After finding out that the hippie lifestyle isn't as glamorous as the media makes it look, Dennie comes home to find disapproval and judgment at every turn, and her sister Susie wanting to follow in her footsteps.
Sally and John Burton were normal but cute newlyweds attempting to begin a quiet new life together. The only problem was that Sally was "blessed" with powers of ESP. Her skills at ... See full summary »
A wealthy writer, who has had terrible experiences with money-hungry girlfriends and ex-wives, pretends to be a broke, washed-up novelist, to see if the woman he loves wants him for himself, or just for his money.
A short-lived sitcom (1966-1967), about a young man from Ohio, who inherits a New York City brownstone apartment building from his uncle, and shares his apartment with an up-and-coming stand-up comedian.
The story of famous frontiersman Jim Bridger, who is given 40 days to cut a trail through the Rocky Mountains to the California coast and told that if he can't do it, the territory will be lost to England.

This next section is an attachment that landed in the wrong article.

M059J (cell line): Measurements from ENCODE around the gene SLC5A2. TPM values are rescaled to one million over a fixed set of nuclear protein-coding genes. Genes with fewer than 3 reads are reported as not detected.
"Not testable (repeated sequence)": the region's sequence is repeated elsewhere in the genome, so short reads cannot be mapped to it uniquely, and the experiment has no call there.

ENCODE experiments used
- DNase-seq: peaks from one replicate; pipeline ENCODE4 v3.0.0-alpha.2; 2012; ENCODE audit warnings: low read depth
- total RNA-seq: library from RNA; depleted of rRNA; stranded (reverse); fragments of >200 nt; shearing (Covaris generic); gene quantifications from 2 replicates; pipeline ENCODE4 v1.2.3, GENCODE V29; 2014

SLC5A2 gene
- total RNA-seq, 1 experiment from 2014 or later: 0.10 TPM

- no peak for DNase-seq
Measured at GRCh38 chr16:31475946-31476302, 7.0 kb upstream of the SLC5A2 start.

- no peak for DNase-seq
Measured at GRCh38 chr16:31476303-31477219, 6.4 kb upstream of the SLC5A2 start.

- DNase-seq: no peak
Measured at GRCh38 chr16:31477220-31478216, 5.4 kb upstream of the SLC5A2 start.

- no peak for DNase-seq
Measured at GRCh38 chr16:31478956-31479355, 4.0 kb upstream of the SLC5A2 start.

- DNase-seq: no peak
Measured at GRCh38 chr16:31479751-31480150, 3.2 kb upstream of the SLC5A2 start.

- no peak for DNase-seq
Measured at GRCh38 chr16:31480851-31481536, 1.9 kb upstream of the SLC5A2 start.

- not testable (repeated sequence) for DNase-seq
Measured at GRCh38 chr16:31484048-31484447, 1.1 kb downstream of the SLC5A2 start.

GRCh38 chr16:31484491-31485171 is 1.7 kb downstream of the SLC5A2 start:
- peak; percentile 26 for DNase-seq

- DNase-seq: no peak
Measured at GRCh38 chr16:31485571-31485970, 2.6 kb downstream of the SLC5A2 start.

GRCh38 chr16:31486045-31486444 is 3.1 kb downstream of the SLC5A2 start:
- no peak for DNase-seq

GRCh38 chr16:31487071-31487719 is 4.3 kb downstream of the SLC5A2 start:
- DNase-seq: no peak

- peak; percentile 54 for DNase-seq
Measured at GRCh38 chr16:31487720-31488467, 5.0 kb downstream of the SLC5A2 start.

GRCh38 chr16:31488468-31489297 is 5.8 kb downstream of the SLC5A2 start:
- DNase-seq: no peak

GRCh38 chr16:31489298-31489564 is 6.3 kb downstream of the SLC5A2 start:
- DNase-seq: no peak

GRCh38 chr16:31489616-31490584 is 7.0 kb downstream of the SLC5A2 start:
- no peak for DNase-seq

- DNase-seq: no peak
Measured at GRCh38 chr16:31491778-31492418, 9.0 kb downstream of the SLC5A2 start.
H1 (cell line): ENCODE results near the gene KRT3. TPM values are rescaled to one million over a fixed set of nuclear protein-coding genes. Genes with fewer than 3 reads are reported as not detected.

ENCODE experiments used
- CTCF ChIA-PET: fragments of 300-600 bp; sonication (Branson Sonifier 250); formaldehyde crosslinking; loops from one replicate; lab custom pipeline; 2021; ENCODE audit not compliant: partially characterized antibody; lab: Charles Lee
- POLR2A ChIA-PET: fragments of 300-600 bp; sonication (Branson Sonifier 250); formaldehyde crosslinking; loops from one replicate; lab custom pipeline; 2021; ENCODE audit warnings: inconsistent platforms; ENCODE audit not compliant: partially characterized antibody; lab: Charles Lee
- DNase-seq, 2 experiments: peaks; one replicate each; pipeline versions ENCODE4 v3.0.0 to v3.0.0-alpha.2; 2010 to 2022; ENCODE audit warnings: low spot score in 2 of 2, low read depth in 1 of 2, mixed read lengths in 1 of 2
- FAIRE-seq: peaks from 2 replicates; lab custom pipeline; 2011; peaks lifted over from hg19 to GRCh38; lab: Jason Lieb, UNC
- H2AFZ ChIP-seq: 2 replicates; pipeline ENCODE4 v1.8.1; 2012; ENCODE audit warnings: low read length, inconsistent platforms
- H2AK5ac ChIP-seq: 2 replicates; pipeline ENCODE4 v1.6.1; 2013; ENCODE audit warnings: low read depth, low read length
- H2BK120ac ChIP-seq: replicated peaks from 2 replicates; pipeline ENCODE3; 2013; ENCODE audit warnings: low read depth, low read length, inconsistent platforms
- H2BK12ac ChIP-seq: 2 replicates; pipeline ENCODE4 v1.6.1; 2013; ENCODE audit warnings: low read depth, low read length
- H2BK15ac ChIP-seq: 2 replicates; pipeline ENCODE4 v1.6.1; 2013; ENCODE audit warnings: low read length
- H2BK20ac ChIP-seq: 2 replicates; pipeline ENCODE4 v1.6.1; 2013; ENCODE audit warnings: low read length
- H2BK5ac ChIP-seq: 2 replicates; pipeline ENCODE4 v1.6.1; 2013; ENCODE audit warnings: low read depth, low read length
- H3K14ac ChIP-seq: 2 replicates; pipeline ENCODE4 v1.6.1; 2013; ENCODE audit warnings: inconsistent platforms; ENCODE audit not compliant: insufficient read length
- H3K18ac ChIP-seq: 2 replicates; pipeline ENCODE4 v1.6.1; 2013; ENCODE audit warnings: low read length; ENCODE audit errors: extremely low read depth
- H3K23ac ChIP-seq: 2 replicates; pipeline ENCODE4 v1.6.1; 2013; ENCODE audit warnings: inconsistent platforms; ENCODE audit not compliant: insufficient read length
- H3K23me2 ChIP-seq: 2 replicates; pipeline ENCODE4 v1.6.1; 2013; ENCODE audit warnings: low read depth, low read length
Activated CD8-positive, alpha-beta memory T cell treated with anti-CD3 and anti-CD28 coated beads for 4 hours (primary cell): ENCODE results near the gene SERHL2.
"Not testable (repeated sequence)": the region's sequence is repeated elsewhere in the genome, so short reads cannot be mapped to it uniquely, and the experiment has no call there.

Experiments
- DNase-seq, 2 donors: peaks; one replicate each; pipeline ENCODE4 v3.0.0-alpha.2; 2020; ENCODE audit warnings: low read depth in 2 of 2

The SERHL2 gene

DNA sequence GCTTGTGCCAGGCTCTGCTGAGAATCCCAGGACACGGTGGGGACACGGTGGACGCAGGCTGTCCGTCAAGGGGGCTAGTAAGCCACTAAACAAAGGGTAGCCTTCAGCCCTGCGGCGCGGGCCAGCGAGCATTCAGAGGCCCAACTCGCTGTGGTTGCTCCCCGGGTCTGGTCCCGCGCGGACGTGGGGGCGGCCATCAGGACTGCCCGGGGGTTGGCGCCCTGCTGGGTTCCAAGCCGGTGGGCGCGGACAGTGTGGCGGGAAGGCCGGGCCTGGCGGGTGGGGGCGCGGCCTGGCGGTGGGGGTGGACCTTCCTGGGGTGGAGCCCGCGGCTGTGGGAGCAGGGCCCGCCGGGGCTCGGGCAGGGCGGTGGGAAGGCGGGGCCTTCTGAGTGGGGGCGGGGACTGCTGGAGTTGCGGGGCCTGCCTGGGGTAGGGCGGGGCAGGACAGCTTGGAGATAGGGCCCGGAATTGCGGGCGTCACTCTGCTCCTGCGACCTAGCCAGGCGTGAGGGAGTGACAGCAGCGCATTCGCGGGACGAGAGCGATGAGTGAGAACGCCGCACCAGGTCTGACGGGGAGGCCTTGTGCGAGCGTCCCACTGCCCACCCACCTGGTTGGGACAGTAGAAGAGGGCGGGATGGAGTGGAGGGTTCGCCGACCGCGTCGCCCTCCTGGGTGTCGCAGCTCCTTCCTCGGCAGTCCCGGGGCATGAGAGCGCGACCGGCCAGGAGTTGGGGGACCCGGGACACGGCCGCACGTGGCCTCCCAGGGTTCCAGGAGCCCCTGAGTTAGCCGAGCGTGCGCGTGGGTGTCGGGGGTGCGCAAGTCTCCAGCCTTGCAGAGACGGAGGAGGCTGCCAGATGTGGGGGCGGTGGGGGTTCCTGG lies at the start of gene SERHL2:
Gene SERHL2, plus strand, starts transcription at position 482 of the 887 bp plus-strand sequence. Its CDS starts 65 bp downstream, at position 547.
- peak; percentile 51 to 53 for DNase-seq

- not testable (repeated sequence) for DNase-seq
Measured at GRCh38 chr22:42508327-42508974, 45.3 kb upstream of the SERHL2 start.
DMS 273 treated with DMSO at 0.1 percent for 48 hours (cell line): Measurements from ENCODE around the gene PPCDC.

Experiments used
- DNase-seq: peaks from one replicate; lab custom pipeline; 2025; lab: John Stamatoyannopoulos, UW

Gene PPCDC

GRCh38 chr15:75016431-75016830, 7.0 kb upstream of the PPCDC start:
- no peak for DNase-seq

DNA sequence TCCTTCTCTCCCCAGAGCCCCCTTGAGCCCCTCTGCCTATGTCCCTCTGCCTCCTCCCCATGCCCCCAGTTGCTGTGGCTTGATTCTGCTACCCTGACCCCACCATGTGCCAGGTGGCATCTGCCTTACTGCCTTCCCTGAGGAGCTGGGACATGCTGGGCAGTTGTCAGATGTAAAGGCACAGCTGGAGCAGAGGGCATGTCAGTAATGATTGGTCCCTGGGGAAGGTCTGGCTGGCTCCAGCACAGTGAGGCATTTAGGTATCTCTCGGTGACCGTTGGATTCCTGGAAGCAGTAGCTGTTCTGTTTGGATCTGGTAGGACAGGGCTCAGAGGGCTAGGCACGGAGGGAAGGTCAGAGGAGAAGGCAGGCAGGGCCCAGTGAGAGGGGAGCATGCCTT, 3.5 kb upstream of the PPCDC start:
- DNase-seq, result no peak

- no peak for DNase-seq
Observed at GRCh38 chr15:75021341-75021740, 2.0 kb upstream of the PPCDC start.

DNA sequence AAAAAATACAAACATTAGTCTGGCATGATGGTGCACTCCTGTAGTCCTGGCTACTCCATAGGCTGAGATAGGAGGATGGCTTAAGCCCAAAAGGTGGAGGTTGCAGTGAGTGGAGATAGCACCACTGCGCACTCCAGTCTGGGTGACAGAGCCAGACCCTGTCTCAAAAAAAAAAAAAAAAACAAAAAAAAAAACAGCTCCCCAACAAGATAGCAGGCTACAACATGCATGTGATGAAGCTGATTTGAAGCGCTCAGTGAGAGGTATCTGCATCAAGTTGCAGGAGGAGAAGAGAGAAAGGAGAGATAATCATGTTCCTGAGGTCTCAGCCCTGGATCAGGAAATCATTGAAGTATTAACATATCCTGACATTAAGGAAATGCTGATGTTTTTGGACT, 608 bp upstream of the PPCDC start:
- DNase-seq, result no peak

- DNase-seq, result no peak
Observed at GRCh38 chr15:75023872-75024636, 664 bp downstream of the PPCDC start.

This movie made for the small screen represents the quintessence of what I love the most in the film noir. Even if it's not the authentic definition that other movie buffs may give to it. I don't care. This feature was aired on a french channel during the late seventies, but I missed it. I only knew the novel written by Richard Johnson, an ex con like Eddy Bunker. Novels speaking of brutality, violence and total despair for every one, and where only the most ruthless guys survive. So this movie is fairly faithful to the original. A fierce story for a hopeless atmosphere where you don't have to expect any happy endings. What can I say to describe the Telly Savalas or Joe Don Baker's performances? I can't find words strong enough to tell you. Outstanding, fabulous, awesome... I will never forget one of the last scene, where (SPOILERS SPOILERS SPOILERS) the Joe Don Baker's character
Mongo - dies standing still under the rain. Read the other comment
too, it's better than mine.
Pure hopeless seventies style, the kind of movies I have always loved and always will.
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